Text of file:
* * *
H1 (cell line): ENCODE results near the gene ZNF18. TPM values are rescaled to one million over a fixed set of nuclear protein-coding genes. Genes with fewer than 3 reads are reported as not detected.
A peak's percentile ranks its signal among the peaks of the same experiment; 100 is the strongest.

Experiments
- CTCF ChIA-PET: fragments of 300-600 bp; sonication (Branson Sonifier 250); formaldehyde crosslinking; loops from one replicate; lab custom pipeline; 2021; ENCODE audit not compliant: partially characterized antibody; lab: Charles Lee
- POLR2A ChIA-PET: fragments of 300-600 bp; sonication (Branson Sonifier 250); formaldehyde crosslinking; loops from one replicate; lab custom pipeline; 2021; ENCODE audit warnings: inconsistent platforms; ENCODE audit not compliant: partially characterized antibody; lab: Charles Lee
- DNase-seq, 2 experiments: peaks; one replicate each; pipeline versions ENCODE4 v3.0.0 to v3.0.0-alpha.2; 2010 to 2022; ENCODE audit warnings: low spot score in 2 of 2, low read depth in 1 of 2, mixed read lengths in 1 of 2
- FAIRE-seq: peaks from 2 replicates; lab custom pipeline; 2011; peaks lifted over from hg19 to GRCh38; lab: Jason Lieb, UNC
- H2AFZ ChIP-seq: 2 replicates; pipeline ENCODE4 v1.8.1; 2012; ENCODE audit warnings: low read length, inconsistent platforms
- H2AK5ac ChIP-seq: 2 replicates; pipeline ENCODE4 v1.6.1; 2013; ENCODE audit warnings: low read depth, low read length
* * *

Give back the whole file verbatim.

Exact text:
H1 (cell line): ENCODE results near the gene ZNF18. TPM values are rescaled to one million over a fixed set of nuclear protein-coding genes. Genes with fewer than 3 reads are reported as not detected.
A peak's percentile ranks its signal among the peaks of the same experiment; 100 is the strongest.

Experiments
- CTCF ChIA-PET: fragments of 300-600 bp; sonication (Branson Sonifier 250); formaldehyde crosslinking; loops from one replicate; lab custom pipeline; 2021; ENCODE audit not compliant: partially characterized antibody; lab: Charles Lee
- POLR2A ChIA-PET: fragments of 300-600 bp; sonication (Branson Sonifier 250); formaldehyde crosslinking; loops from one replicate; lab custom pipeline; 2021; ENCODE audit warnings: inconsistent platforms; ENCODE audit not compliant: partially characterized antibody; lab: Charles Lee
- DNase-seq, 2 experiments: peaks; one replicate each; pipeline versions ENCODE4 v3.0.0 to v3.0.0-alpha.2; 2010 to 2022; ENCODE audit warnings: low spot score in 2 of 2, low read depth in 1 of 2, mixed read lengths in 1 of 2
- FAIRE-seq: peaks from 2 replicates; lab custom pipeline; 2011; peaks lifted over from hg19 to GRCh38; lab: Jason Lieb, UNC
- H2AFZ ChIP-seq: 2 replicates; pipeline ENCODE4 v1.8.1; 2012; ENCODE audit warnings: low read length, inconsistent platforms
- H2AK5ac ChIP-seq: 2 replicates; pipeline ENCODE4 v1.6.1; 2013; ENCODE audit warnings: low read depth, low read length